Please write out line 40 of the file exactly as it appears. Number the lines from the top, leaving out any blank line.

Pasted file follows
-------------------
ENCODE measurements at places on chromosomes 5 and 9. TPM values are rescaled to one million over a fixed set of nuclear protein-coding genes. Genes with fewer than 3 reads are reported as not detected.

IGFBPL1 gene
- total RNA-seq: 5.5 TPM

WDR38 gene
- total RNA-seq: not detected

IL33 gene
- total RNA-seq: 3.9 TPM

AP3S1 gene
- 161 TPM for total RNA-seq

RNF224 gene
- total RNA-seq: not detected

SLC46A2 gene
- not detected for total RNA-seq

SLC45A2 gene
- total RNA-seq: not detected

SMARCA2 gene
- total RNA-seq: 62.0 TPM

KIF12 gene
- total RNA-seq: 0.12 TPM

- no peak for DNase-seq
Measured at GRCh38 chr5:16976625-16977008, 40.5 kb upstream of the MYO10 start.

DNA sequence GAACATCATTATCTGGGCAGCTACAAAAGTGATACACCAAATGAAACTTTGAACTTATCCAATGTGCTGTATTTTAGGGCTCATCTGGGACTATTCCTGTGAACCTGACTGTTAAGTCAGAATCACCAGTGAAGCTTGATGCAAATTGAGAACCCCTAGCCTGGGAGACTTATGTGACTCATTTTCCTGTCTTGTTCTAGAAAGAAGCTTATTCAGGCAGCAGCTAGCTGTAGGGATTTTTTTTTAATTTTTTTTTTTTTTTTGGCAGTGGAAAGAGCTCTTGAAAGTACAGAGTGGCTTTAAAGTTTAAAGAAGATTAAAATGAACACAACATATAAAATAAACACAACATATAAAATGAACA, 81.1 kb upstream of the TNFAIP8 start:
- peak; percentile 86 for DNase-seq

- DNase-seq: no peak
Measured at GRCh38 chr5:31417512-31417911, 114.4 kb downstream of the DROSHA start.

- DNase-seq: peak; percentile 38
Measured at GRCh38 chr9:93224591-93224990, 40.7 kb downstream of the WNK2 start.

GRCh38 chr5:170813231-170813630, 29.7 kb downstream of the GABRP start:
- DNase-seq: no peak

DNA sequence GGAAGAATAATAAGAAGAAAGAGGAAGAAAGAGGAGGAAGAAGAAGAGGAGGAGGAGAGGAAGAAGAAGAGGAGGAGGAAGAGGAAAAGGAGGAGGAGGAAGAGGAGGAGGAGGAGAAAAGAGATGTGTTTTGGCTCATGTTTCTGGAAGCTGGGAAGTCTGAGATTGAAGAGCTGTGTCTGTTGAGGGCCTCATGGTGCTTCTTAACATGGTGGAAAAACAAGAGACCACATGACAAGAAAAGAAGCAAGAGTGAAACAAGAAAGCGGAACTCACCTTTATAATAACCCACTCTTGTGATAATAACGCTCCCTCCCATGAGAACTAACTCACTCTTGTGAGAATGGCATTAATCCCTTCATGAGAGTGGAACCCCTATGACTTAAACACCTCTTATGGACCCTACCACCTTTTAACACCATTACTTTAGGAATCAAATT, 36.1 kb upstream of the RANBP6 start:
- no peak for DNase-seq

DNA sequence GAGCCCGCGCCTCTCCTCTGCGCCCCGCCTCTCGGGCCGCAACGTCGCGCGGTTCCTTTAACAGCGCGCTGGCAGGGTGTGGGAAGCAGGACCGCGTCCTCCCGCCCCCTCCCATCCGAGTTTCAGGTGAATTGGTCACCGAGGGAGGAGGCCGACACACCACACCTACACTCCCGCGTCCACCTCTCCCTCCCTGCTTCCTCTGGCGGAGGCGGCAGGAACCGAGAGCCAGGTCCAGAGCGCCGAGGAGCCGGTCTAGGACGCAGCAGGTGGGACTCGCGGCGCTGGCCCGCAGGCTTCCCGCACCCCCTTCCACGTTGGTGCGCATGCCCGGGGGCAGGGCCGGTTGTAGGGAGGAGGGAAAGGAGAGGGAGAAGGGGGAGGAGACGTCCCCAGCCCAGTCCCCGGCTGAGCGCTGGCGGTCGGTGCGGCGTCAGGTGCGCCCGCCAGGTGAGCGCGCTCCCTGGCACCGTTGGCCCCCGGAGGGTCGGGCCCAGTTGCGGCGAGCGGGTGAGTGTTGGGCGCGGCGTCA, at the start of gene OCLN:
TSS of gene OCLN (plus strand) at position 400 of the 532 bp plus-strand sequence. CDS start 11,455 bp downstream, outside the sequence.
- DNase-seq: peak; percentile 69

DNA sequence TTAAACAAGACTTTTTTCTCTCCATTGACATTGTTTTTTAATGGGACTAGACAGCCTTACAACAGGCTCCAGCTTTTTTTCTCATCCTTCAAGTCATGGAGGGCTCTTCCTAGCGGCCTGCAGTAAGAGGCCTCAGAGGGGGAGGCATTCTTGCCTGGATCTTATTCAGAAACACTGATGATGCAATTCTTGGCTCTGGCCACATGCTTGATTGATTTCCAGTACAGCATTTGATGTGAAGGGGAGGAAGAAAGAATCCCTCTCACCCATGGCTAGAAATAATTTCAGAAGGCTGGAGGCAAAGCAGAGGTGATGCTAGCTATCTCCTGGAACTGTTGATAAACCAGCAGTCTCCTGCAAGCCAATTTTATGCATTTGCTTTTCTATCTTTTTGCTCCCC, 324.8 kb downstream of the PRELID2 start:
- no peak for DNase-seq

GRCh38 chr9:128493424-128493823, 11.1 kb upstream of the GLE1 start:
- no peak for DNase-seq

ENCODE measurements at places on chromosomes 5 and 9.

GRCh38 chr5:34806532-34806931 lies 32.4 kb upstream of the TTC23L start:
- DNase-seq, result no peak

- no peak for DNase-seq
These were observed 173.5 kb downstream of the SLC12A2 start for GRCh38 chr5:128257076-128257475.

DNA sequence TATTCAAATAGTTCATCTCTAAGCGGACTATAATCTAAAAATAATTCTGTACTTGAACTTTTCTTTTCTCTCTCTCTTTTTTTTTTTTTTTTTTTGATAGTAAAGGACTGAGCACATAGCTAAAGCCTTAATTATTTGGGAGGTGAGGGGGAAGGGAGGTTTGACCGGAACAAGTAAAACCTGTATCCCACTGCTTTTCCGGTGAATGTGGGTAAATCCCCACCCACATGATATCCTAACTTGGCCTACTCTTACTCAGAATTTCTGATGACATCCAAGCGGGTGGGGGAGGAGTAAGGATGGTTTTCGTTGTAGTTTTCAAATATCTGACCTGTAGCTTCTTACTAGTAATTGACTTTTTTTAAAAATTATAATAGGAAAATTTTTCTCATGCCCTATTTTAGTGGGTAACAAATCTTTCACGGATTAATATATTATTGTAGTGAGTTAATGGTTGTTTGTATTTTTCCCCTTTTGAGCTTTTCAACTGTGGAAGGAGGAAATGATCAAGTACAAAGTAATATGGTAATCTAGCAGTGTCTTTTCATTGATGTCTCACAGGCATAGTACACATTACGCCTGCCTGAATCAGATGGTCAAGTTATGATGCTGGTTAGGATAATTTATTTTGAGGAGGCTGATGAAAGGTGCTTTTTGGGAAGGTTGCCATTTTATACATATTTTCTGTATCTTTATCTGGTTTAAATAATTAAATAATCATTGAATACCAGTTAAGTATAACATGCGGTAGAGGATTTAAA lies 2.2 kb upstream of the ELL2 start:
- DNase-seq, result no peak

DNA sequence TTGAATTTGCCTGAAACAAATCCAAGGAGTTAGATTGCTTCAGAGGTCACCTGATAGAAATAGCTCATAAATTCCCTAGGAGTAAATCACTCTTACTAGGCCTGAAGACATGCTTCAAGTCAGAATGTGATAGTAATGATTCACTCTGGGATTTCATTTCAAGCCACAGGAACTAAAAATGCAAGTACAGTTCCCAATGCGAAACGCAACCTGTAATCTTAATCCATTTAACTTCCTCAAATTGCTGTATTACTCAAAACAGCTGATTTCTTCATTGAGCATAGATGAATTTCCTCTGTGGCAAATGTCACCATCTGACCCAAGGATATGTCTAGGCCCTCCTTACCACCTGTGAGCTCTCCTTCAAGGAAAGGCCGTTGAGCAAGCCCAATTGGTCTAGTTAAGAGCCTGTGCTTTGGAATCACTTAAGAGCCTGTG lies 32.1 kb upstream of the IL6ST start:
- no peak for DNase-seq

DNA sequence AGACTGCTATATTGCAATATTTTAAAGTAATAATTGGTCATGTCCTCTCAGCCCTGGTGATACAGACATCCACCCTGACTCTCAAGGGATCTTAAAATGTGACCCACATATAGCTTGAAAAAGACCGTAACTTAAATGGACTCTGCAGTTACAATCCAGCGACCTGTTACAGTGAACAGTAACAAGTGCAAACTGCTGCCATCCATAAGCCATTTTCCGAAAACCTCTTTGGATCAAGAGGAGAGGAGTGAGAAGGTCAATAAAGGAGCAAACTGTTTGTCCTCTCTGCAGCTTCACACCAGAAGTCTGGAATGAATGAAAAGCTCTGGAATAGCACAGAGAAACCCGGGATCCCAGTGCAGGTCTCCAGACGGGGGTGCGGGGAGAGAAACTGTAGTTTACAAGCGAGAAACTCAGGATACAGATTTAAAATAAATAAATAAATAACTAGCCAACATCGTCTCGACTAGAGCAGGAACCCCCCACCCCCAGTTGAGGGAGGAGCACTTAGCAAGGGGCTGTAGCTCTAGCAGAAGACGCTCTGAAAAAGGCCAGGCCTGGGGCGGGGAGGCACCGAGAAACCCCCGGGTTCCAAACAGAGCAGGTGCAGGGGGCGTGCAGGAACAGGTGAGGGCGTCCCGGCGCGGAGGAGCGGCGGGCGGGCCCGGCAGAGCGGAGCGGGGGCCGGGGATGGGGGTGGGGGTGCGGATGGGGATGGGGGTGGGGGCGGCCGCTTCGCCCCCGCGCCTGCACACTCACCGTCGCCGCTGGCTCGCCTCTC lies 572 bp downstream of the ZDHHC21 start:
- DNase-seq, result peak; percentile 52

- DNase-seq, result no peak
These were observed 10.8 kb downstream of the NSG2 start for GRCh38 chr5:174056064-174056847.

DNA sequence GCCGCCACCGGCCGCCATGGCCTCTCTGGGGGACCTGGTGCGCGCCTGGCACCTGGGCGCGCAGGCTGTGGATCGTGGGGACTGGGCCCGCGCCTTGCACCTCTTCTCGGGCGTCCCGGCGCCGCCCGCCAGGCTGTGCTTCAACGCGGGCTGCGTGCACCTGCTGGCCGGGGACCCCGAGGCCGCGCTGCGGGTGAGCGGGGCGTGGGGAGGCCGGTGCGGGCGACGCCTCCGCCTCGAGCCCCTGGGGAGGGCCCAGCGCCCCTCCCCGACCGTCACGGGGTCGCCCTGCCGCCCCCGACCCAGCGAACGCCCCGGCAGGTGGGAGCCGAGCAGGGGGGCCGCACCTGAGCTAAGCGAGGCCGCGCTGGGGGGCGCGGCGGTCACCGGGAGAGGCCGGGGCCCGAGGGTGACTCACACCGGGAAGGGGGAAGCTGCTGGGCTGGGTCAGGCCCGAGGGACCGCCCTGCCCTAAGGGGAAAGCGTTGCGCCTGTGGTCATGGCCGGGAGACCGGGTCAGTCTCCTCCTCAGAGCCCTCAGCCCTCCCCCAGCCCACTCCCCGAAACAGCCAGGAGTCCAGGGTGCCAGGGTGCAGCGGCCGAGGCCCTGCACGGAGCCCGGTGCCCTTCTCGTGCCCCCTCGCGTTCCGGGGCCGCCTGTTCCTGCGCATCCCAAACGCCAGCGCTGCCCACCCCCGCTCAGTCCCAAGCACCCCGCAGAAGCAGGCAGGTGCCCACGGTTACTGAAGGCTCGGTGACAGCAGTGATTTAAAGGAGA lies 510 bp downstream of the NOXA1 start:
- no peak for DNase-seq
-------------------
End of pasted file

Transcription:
GRCh38 chr5:34806532-34806931 lies 32.4 kb upstream of the TTC23L start: